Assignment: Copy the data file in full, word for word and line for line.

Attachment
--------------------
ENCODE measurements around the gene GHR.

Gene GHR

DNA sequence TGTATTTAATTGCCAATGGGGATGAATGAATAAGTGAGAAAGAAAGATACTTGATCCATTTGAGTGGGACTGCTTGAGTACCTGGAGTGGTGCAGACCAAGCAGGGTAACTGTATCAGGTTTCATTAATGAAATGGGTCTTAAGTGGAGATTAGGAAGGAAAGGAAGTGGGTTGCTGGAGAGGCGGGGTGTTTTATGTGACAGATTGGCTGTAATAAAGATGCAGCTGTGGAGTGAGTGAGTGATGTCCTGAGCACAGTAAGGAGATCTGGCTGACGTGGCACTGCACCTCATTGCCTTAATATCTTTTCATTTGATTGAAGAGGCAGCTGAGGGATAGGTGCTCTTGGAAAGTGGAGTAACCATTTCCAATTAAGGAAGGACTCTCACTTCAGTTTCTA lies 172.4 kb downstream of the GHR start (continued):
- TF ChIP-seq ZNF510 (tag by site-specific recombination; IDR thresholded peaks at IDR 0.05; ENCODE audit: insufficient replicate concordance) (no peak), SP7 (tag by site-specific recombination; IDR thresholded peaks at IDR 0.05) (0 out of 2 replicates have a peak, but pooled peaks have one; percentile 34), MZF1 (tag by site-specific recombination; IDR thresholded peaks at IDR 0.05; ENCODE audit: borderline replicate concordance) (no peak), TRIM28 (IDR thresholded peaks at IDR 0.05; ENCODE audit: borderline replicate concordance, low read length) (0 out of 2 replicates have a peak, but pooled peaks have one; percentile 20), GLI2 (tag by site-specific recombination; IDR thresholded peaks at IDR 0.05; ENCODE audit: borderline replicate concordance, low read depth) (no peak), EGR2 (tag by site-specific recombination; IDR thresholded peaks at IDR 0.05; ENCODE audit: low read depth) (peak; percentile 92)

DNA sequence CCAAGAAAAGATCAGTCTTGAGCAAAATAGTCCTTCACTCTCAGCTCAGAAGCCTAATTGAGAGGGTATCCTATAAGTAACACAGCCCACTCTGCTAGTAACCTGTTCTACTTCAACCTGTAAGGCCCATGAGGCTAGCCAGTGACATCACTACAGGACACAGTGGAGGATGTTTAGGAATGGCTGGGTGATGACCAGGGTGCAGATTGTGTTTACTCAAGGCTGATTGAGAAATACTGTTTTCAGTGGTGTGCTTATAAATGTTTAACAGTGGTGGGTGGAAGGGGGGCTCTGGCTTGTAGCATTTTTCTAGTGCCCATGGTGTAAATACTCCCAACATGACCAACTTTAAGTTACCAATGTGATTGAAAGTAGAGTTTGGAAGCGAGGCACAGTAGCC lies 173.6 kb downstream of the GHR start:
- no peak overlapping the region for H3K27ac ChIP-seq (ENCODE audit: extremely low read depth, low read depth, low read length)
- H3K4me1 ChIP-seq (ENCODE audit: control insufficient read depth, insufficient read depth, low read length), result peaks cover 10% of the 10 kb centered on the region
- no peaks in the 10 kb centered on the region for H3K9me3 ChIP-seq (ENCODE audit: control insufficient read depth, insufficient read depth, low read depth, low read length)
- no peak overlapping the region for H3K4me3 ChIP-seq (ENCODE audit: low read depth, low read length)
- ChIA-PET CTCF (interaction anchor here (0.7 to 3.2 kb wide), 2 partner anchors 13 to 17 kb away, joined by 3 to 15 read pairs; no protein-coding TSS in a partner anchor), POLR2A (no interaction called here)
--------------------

ENCODE measurements around the gene GHR.

Gene GHR

DNA sequence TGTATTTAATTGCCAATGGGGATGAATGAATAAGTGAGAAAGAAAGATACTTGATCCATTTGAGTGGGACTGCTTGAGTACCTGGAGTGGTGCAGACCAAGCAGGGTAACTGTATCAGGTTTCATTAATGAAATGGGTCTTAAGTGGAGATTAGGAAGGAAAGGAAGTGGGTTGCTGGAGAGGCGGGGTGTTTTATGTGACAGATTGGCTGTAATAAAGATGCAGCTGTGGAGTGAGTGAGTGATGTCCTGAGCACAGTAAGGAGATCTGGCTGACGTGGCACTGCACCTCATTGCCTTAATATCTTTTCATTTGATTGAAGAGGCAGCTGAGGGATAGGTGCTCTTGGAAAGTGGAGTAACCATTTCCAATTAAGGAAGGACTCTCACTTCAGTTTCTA lies 172.4 kb downstream of the GHR start (continued):
- TF ChIP-seq ZNF510 (tag by site-specific recombination; IDR thresholded peaks at IDR 0.05; ENCODE audit: insufficient replicate concordance) (no peak), SP7 (tag by site-specific recombination; IDR thresholded peaks at IDR 0.05) (0 out of 2 replicates have a peak, but pooled peaks have one; percentile 34), MZF1 (tag by site-specific recombination; IDR thresholded peaks at IDR 0.05; ENCODE audit: borderline replicate concordance) (no peak), TRIM28 (IDR thresholded peaks at IDR 0.05; ENCODE audit: borderline replicate concordance, low read length) (0 out of 2 replicates have a peak, but pooled peaks have one; percentile 20), GLI2 (tag by site-specific recombination; IDR thresholded peaks at IDR 0.05; ENCODE audit: borderline replicate concordance, low read depth) (no peak), EGR2 (tag by site-specific recombination; IDR thresholded peaks at IDR 0.05; ENCODE audit: low read depth) (peak; percentile 92)

DNA sequence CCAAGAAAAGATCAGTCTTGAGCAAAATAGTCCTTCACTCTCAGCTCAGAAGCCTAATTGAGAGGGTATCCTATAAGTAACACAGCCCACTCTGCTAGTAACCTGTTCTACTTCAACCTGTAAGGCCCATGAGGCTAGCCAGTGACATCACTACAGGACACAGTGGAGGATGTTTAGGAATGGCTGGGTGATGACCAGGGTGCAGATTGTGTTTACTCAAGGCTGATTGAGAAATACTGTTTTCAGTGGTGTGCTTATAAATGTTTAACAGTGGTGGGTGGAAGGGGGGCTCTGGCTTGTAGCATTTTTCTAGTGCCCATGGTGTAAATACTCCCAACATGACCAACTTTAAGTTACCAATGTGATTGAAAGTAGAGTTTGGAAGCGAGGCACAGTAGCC lies 173.6 kb downstream of the GHR start:
- no peak overlapping the region for H3K27ac ChIP-seq (ENCODE audit: extremely low read depth, low read depth, low read length)
- H3K4me1 ChIP-seq (ENCODE audit: control insufficient read depth, insufficient read depth, low read length), result peaks cover 10% of the 10 kb centered on the region
- no peaks in the 10 kb centered on the region for H3K9me3 ChIP-seq (ENCODE audit: control insufficient read depth, insufficient read depth, low read depth, low read length)
- no peak overlapping the region for H3K4me3 ChIP-seq (ENCODE audit: low read depth, low read length)
- ChIA-PET CTCF (interaction anchor here (0.7 to 3.2 kb wide), 2 partner anchors 13 to 17 kb away, joined by 3 to 15 read pairs; no protein-coding TSS in a partner anchor), POLR2A (no interaction called here)